No. 7: Law and Public Policy. Recent college graduates who major in law and public policy will face an unemployment rate of 8.1%. The Georgetown University study finds that unemployment rates tend to be higher in non-technical majors.
No. 5: Recreation. Those with a degree in recreation are at an 8.3% unemployment rate. Most degrees in recreation prepare sudents for careers in parks and recreation. The job involves creating programs for individuals and communities, as well as managing programs within the leisure services industry. Graduates often work at hotels and resorts, parks, and camps. The Georgetown study says that the more work experience one has, the greater the chances of obtaining employment. More experienced workers have lower unemployment rates and higher earnings than those who have recently graduated from college.
No. 4: Social Sciences. If you majored in a social science, expect an unemployment rate of 8.9%. Competition will be stiff for new graduates looking for jobs in social work, psychology, and similar careers.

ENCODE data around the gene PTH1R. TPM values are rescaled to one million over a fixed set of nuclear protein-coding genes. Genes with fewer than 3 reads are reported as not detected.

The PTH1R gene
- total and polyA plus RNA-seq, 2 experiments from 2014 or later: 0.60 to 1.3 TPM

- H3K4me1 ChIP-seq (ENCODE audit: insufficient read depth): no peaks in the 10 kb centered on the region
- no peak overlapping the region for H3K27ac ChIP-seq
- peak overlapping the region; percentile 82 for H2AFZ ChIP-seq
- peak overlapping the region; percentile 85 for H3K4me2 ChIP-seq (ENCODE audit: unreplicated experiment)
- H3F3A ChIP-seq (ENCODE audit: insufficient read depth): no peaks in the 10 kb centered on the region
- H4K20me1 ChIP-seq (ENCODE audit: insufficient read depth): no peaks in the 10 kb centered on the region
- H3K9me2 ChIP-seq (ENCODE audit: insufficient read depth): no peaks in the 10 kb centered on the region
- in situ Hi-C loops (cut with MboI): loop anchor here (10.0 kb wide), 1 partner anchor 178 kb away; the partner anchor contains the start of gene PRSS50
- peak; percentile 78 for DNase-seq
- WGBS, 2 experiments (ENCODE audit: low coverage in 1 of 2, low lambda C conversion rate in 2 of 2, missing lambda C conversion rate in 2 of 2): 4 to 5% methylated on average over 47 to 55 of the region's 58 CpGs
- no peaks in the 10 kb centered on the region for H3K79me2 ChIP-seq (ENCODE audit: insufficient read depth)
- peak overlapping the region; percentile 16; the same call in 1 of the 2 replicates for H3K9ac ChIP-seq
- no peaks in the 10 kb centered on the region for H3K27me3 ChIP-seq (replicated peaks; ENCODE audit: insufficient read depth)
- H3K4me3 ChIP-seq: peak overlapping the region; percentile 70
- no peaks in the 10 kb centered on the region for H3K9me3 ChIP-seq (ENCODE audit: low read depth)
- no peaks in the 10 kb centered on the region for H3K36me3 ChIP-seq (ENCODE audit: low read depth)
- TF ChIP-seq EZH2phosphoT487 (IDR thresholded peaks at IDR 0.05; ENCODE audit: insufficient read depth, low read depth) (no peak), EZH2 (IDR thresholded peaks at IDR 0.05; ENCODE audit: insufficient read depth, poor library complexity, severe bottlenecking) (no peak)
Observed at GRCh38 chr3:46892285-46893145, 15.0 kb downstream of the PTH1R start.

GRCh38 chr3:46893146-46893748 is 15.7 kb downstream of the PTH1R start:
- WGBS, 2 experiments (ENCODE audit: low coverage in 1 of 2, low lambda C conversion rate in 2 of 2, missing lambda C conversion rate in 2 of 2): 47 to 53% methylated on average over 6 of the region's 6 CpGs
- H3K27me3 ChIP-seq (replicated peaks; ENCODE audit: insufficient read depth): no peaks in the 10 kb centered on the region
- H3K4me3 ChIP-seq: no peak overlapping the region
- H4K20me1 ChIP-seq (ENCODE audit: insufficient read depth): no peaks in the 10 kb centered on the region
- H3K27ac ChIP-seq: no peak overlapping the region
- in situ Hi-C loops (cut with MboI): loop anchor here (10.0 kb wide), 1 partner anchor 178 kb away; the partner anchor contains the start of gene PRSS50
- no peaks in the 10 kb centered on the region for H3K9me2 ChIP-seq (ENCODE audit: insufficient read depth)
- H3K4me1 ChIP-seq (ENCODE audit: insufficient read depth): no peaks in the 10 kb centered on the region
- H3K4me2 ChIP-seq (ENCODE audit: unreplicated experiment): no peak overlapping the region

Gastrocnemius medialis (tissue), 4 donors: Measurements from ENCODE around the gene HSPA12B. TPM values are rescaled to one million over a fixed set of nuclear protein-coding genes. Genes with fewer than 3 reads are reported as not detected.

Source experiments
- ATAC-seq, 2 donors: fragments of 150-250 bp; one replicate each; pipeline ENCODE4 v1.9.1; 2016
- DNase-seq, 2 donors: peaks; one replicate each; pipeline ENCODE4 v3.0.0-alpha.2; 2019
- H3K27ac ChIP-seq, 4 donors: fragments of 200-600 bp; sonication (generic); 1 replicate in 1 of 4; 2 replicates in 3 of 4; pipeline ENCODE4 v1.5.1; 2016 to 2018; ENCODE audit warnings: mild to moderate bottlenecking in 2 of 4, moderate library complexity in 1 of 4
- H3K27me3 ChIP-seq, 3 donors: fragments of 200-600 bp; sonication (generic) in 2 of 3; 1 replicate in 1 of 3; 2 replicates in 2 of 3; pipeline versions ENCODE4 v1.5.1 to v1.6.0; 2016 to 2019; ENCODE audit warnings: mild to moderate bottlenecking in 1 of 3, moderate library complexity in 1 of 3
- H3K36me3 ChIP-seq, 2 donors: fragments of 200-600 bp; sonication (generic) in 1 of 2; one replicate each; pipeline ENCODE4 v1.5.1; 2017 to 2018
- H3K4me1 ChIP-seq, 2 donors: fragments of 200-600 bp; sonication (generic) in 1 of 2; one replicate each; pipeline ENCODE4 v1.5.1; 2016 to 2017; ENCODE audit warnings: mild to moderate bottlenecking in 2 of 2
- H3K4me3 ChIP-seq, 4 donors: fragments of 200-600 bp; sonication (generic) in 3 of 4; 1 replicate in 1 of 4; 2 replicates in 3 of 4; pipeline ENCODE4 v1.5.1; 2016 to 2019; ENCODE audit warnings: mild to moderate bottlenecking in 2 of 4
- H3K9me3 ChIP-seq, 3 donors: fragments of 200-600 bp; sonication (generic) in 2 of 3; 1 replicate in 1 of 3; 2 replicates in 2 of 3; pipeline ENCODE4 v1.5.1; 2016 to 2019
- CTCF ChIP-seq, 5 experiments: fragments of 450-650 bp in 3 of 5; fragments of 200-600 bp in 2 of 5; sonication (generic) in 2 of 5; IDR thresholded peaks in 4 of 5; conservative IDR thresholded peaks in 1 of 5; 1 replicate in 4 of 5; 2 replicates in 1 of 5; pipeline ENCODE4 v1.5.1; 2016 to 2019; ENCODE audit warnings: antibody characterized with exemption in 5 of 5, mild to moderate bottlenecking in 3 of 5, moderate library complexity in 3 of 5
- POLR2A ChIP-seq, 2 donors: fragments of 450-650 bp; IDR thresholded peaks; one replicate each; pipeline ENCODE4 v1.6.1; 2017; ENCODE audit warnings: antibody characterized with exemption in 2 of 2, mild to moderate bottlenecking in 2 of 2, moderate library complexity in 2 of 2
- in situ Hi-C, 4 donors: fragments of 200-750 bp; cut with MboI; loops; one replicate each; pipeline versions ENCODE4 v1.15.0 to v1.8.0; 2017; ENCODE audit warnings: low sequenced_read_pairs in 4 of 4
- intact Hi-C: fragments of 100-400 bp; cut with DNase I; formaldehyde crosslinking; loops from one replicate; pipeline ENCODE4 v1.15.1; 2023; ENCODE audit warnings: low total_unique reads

No. 3: Humanities. New college grads with a degree in the humanities will see a 9.4% unemployment rate. According to the study, graduate degrees will improve employment prospects for all majors. The unemployment rate for graduate-degree holders is 3% compared to a 5% unemployment rate for bachelor’s degree holders.
No. 2: Arts. Aspiring artists will face an 11.1% unemployment rate. Generally, non-technical majors have a significantly higher rate of unemployment.
No. 1: Architecture. New grads with a degree in architecture will experience a startling 13.9% unemployment rate. The study finds that college majors closely tied to occupations and industries can be problematic for job seekers, particularly if the industry collapses. According to the study, those who majored in architecture will have difficulty in the job market because of the collapse in construction and housing.